Nonetheless, he seems fine with the removal of monuments for even such luminaries as Robert E. Lee, who often was compared to Erwin Rommel, a brave and noble man on the wrong side of the debate.   Sure, you could argue there is a dearth of high schools or statues celebrating Rommel, but that is because for the longest time, people actually believed that the American South, if not America, and Nazi Germany were different animals.  Now, of course, those differences are eroding.  Since there is typically good and bad in most people, places, and things, deciding to weigh all equally on the Nazi Comparison scale seems a dangerous trend.

In fact some could argue, as Mark appears to, that there was little moral difference between the North and South.  Perhaps the rest of the US was every bit as bad.  And if so, then why keep anything honoring it or those who fought for it?  No more God bless America?  Just God damn America?  Perhaps.  Given that in my lifetime I watched a concerted effort to stop seeing such historical luminaries as Attila the Hun, or such civilizations as the Vikings or the Mongols in purely negative ways, I have a hard time seeing the reverse trend when it comes to America.

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16 Responses to History and Leftist Inconoclasm

  • By erasing the memory of history we are condemned to repeat it. Paraphrase of George Santayana: Those who cannot remember the past are condemned to repeat it.

  • I think its time Mark should team up with Bill Nye as a new comedic duo. Kind of like Laurel and Hardy

  • This hysteria is a neo-Talibanic effort to enforce a vision of social purity on the part of zealots. There is no logical end to it that would exclude eradicating any street, town, city, or monument named after Washington.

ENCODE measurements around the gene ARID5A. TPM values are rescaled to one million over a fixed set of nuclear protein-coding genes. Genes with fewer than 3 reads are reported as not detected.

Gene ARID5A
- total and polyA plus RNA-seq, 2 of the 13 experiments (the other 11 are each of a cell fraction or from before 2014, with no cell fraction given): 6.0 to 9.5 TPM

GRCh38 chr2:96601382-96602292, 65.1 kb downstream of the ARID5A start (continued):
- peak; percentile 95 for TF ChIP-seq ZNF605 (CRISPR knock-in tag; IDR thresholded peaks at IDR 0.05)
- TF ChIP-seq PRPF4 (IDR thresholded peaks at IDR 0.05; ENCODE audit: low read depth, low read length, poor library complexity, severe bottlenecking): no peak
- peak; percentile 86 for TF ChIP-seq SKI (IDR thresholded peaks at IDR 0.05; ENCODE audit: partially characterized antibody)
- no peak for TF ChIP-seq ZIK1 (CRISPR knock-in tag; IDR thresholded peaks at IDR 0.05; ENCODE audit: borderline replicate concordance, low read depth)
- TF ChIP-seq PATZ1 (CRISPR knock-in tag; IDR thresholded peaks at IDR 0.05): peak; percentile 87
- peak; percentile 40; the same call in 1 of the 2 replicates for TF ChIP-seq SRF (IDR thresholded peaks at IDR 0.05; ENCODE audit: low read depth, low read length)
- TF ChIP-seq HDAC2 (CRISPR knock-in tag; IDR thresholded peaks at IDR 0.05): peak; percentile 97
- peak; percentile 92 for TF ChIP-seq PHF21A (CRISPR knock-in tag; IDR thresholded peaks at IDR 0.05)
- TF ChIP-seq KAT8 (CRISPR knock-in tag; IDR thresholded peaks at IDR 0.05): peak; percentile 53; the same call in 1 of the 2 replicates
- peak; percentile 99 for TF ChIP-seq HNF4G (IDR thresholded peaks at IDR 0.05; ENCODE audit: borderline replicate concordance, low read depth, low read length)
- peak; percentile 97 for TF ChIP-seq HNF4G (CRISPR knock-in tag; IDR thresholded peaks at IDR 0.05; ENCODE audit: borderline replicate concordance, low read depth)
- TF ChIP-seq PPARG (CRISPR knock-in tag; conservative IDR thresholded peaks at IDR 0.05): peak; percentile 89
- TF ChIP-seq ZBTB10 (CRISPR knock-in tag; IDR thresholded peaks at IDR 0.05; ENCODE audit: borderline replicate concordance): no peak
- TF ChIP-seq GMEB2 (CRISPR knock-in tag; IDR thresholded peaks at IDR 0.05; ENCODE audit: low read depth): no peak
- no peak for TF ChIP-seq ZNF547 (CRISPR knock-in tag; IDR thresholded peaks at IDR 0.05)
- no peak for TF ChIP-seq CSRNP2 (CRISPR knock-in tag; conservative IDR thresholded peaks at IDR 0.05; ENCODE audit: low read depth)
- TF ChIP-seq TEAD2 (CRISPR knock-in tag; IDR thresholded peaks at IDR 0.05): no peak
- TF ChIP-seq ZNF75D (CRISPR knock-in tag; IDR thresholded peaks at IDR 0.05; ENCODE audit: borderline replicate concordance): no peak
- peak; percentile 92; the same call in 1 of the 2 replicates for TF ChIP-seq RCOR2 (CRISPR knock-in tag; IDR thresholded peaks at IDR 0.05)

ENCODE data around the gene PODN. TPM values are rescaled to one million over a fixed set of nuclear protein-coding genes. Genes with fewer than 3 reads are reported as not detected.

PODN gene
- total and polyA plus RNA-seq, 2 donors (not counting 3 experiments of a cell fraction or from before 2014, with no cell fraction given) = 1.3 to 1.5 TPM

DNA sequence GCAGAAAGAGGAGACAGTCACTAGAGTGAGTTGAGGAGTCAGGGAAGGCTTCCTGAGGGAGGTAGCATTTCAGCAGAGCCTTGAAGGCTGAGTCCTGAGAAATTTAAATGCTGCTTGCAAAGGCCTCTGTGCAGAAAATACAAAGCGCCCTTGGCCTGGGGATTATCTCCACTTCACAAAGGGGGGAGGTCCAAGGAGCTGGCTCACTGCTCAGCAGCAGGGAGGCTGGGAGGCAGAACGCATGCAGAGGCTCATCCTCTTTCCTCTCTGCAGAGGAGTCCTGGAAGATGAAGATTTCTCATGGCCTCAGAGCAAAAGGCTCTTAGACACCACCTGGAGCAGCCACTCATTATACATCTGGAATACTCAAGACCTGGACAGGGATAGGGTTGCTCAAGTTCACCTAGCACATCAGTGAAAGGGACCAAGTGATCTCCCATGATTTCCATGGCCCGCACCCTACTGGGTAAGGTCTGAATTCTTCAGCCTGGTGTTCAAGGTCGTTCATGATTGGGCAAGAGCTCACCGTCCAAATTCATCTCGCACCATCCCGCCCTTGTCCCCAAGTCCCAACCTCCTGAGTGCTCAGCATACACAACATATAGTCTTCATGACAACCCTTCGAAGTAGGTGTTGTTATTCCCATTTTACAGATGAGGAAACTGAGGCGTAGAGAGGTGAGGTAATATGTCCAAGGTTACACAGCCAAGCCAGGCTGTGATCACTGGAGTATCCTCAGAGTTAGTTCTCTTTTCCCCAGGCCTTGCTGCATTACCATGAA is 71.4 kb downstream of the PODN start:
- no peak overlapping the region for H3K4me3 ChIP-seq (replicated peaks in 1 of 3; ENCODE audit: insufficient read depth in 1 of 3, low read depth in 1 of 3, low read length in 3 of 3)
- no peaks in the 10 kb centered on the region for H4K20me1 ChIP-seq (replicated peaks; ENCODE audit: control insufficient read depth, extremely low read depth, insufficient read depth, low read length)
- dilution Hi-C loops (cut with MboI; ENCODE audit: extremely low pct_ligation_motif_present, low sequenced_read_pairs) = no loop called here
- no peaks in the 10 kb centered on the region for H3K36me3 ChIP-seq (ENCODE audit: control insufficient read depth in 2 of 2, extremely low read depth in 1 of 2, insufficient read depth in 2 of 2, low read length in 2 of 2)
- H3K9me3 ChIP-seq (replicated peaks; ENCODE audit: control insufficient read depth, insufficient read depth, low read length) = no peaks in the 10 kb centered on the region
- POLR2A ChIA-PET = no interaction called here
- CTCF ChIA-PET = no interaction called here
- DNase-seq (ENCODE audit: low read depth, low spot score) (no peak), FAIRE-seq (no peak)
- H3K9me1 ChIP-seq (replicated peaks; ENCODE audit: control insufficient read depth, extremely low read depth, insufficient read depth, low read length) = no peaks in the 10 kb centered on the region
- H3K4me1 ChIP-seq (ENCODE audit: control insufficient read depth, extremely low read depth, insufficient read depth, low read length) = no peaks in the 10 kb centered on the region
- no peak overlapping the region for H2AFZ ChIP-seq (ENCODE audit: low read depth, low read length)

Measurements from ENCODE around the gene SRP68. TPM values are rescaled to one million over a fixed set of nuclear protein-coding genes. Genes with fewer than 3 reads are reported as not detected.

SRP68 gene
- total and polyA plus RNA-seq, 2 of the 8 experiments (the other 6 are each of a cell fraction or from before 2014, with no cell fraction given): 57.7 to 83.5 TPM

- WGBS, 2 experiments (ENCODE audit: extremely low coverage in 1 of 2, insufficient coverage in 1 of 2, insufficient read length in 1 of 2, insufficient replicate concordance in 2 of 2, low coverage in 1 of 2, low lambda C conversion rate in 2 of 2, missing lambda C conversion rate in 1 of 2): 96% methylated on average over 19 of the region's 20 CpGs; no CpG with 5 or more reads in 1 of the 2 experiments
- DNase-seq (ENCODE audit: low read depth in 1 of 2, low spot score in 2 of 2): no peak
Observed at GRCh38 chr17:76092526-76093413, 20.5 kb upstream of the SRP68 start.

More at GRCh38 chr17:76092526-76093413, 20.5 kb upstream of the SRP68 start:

• Agreed. The Confederacy is merely a momentary stand in for the true leftist target: the United States of America.

  • I’m in favor of leaving most Confederate memorials intact for this simple reason: the men that Mark hates with an incandescent rage did something for which all Americans should be grateful: with almost no exceptions, they encouraged the South to accept the verdict of the battlefield and reconcile with the nation. If they had not–especially Robert E. Lee, who rejected guerilla warfare at the end–America would be a weakened garrison state. A few statues is a small price to pay for freedom.

  • Mark hates with an incandescent rage did something for which all Americans should be grateful: with almost no exceptions

    Good point.

    One problem is that some political figures have virtues expressed only in private life. That statue of Pitchfork Ben Tillman might properly be moved to a museum.

    Agreed. The Confederacy is merely a momentary stand in for the true leftist target: the United States of America.

    Half of it is black politicians (or passing-for-black politicians like Ben Jealous) who are bereft of ideas and have nothing better to do but mark territory. The other half is academic types like Wm. Chafe who wish to set themselves up as arbiters of value in American history and life. I’m inclined to tell both sorts to take a hike.

  • The only thing that really annoys me about The American Catholic, is the time it wastes complaining about nonentities like Mark Shea. Who cares?

  • Mark is not a non-entity. He is taken by many Catholics as a Catholic apologist and regularly appears before Church groups.

  • “One problem is that some political figures have virtues expressed only in private life. That statue of Pitchfork Ben Tillman might properly be moved to a museum.”

    That point is well-taken. I’m much more amenable to removing the statues of Confederate politicians as opposed to their soldiery and combat commanders.

  • The only thing that really annoys me about The American Catholic, is the time it wastes complaining about nonentities like Mark Shea. Who cares?

    About 15 years ago, he was one of the more widely circulated Catholic (non-fiction) writers in the country. By and large, magazine journalism has fallen on hard times in the intervening years and (I suspect if you examined the question carefully), the audience for that sort of thing is demoralized to a degree it was not at that time. Shea himself has been suffering from some sort of middle-age decay of occult origin, so has likely lost his audience (though gained an audience among a modest corps of cranky palaeos). I suspect he gets bookings from people who are familiar with some of the monographs he’s published in the past and just have not reviewed his online writings.